Sunday, 8 November 2009

Lest We Forget...

I'm an Army brat. I wonder if that can still be applied to me at this tender age of forty-something. The brat part possibly. My fine, upstanding father served in the British Army for well over 20 years. This morning of all mornings my teeny genetic connection to the Army is thrown into high relief and I join everyone else on Remembrance Sunday to do just that - remember and honour. It's not just my background that makes me do it, the upbringing certainly, and a real sense of pride in my nationality, which has crept up on me as I've aged. You learn about the role of the Armed Forces through history lessons and stories told. I live very near and work in a large Garrison town, my life is affected by the comings and goings of soldiers and their families. And because of my horrormones probably, I'm deeply affected by the respect and ceremony that surrounds our Act of Remembrance today. Now I'm a mother, I have to say that I'm more affected by the potential of war, horror and loss. During the Falklands Campaign I was a teenager and felt sympathy and political frustration. Nowadays I feel empathy and fear and political frustration. So today, take a mo, and think on - it doesn't matter if your politics match, what matters is that there are still good men and women being lost, as there have been in previous generations. If you serve, I salute you.

14 comments:

Wipso said...

Living next door to a soldier who is out in Afghanistan and doing my best to support his young wife and daughter it all feels very personal to me this year. It is such a terrible loss of young life. A x

helen miles said...

amen jules x

Angie said...

My thoughts used to be for those who lost their lives in WWII but now I think of all those who are loosing their lives in action ... or just on guard ... now ...and to the families who wait and wonder if their loved one will be next. War is so futile as there never is a true winner ...they used to say it was the side that had the least losses ...I always felt that it was the first to back down , that lost ...for what ever reason but I fear that no one will back away in these currrent conflicts.

I salute those brave men fighting out there but I would have such respect for the person who said 'enough is enough' and whoses actios might result in peace .... alas I think that is just wishful thinking.

Ann said...

I have no connection with the armed forces except for my father who was drafted in the Second World War. But I do remember all those who serve our Country at this time of year, and in the past few years, more often than that, as our soldiers come under fire in Afghanistan and Iraq. The Cenotaph was built to remember The War Of All Wars and to ensure it never happened again. Sadly that dream has never happened.

Carmen said...

I can only echo what everyone else has said. It's all so senseless and can't comprehend what it must be like for those who are fighting for us at the moment. I have to agree with Angie about the wishful thinking.

Linda Elbourne said...

Here Here Julia

Anne said...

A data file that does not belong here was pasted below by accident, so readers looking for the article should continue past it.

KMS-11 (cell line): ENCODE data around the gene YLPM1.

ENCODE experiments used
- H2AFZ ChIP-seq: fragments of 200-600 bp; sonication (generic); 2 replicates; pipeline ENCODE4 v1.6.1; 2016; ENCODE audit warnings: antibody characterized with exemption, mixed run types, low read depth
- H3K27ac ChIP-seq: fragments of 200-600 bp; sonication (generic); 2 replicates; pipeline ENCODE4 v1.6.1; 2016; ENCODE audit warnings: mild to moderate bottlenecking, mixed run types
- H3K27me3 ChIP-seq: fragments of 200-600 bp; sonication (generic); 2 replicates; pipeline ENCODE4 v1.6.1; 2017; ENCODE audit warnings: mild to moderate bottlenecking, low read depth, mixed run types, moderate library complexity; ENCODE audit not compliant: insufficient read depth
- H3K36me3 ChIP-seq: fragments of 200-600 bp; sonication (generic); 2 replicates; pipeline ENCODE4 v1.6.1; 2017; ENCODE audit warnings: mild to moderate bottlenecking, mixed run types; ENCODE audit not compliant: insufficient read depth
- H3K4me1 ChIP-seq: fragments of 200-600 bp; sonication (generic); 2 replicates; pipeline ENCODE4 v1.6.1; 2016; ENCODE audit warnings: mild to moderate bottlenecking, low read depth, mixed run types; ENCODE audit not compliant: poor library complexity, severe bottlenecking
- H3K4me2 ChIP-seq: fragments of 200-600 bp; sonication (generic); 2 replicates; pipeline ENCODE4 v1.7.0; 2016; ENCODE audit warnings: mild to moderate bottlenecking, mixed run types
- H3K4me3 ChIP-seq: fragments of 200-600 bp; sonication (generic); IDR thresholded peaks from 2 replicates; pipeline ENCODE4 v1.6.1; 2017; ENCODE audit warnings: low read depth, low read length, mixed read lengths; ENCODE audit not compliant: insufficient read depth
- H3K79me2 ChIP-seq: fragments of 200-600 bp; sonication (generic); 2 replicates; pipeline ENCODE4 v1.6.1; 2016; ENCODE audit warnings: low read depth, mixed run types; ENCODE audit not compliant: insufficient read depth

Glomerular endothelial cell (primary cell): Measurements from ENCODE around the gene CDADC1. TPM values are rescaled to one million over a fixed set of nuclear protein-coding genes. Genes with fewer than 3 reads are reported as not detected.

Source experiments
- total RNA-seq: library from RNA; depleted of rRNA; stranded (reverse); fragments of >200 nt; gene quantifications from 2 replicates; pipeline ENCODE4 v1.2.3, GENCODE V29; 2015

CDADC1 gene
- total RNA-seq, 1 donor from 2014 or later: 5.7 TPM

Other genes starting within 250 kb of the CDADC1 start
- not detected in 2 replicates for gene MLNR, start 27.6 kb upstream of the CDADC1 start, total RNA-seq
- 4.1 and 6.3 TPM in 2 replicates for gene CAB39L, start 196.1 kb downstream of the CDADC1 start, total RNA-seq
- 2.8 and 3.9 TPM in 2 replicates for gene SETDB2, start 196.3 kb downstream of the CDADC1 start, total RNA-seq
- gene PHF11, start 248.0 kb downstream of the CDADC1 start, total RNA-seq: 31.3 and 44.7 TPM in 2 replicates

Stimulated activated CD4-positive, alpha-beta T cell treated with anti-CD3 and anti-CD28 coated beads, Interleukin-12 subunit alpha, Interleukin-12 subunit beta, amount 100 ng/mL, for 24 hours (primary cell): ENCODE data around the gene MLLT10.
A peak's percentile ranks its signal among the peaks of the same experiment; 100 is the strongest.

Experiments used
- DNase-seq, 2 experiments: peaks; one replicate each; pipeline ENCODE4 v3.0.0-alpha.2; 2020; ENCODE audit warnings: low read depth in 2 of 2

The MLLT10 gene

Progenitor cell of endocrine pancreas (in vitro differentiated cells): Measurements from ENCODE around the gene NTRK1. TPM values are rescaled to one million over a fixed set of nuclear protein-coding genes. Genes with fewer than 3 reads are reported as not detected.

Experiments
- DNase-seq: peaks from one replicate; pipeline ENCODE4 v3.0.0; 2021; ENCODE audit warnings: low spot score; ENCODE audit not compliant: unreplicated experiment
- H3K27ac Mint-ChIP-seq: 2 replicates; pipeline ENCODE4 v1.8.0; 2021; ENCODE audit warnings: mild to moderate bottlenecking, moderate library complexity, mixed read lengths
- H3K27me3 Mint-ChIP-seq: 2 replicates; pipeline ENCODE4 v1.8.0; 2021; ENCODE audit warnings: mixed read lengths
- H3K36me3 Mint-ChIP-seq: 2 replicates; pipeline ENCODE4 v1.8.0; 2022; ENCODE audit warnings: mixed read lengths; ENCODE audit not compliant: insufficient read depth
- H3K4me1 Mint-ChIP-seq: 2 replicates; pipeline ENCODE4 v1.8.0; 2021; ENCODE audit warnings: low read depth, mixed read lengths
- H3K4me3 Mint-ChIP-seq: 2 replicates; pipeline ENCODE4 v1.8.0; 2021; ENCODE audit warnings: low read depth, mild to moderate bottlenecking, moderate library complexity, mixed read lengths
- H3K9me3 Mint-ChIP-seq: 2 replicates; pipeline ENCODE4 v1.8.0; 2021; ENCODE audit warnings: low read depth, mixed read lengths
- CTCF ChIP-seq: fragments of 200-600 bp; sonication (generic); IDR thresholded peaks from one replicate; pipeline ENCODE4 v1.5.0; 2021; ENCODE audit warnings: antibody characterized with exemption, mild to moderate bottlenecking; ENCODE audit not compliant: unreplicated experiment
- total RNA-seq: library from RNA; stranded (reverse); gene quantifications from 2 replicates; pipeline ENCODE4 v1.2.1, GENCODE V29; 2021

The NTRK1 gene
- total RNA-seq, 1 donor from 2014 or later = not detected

Here here. I went to the ceremony at our local war memorial this morning, and it was incredibly moving. I've no personal links to the forces, but a couple of years ago I went, by chance, to the Menin Gate in Belgium. And I was thinking this morning that that place changed me forever. Very, very moving.

Jay said...

I've nothing more to add, but I just wanted to say I'm thinking of all who have lost their lives and their families.

Fiona Whitehead said...

Here Here Julia - my husband's father served in WWII and he was on our minds this morning. He's my only real link to the armed forces but I applaud them for what they do for us - lest we forget indeed.

allyf said...

Eloquently put as usual matey. Definately a point close to my heart since I work with the forces.
:-)

Charlie said...

Well said - for the first time this year Denmark had a special day (Sept. 5th) for those serving abroad after WW2. We always celebrated May 4th which is the day we were liberated and remembered those lost in that war. About time we got a day for the more recent heroes too. I lost my nephew to PTSD 13 years ago - he served 3 times in Kosovo and this sadly killed his spirit and ruined his life. My DH retired from the Danish RAF 5 years ago - I salute your "guys" today.

redsmudge said...

Perfect words for a worthy cause! Salute every single one of them today, whether with us or in memory! Their bravery will never be forgotten!

LadyBug said...

Being brought up a Navy Brat I to have strong feelings about rememberance and armistice day. It seems a sad fact that as a race (the human one that is) we are unable to live in peace for any length of time. It is always the soliders and their families that pay the price.

Lyn said...

My DF, imminently 85, lied about his age to join the Navy in WW2. We came across some old Navy documentation a while ago and for the question "complexion" the handwritten answer was "fresh faced"! I have always bought a poppy and remember the 1985 Rememberance Sunday and subsequent ones for an entirely different reason - it was the day my son was born! To my real pleasure, one of my favourite ATCs is a poppy with "Lest we forget" from our Julia herself :D